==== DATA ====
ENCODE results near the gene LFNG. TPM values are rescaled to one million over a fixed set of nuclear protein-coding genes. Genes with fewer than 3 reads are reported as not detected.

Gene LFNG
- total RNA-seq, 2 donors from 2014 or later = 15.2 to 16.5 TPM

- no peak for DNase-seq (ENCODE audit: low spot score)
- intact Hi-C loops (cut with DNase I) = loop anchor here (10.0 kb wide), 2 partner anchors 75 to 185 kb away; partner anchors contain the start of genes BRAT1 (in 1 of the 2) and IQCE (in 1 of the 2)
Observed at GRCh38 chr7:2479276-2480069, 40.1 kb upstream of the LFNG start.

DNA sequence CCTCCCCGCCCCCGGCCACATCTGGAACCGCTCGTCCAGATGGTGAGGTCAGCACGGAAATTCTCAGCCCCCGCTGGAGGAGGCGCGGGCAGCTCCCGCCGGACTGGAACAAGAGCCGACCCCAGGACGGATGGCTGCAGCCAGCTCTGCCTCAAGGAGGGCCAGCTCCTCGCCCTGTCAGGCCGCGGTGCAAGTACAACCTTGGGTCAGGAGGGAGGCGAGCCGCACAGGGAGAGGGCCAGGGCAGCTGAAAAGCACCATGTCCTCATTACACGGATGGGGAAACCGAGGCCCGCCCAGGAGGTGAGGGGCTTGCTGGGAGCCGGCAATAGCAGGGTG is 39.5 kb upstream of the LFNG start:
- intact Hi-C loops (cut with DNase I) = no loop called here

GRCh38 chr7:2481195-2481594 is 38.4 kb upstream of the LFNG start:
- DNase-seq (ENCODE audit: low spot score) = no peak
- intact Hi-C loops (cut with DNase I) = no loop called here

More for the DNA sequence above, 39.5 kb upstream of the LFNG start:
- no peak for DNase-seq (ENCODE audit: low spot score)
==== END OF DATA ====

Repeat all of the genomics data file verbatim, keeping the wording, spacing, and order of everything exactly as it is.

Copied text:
ENCODE results near the gene LFNG. TPM values are rescaled to one million over a fixed set of nuclear protein-coding genes. Genes with fewer than 3 reads are reported as not detected.

Gene LFNG
- total RNA-seq, 2 donors from 2014 or later = 15.2 to 16.5 TPM

- no peak for DNase-seq (ENCODE audit: low spot score)
- intact Hi-C loops (cut with DNase I) = loop anchor here (10.0 kb wide), 2 partner anchors 75 to 185 kb away; partner anchors contain the start of genes BRAT1 (in 1 of the 2) and IQCE (in 1 of the 2)
Observed at GRCh38 chr7:2479276-2480069, 40.1 kb upstream of the LFNG start.

DNA sequence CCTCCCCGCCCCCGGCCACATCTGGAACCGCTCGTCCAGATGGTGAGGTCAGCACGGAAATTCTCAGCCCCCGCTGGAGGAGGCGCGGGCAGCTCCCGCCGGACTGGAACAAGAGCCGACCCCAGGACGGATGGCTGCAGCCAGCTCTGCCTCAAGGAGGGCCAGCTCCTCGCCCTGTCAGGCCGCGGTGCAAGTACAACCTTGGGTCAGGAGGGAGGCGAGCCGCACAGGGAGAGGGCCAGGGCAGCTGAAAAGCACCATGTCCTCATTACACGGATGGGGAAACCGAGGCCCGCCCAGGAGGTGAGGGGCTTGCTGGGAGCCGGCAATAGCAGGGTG is 39.5 kb upstream of the LFNG start:
- intact Hi-C loops (cut with DNase I) = no loop called here

GRCh38 chr7:2481195-2481594 is 38.4 kb upstream of the LFNG start:
- DNase-seq (ENCODE audit: low spot score) = no peak
- intact Hi-C loops (cut with DNase I) = no loop called here

More for the DNA sequence above, 39.5 kb upstream of the LFNG start:
- no peak for DNase-seq (ENCODE audit: low spot score)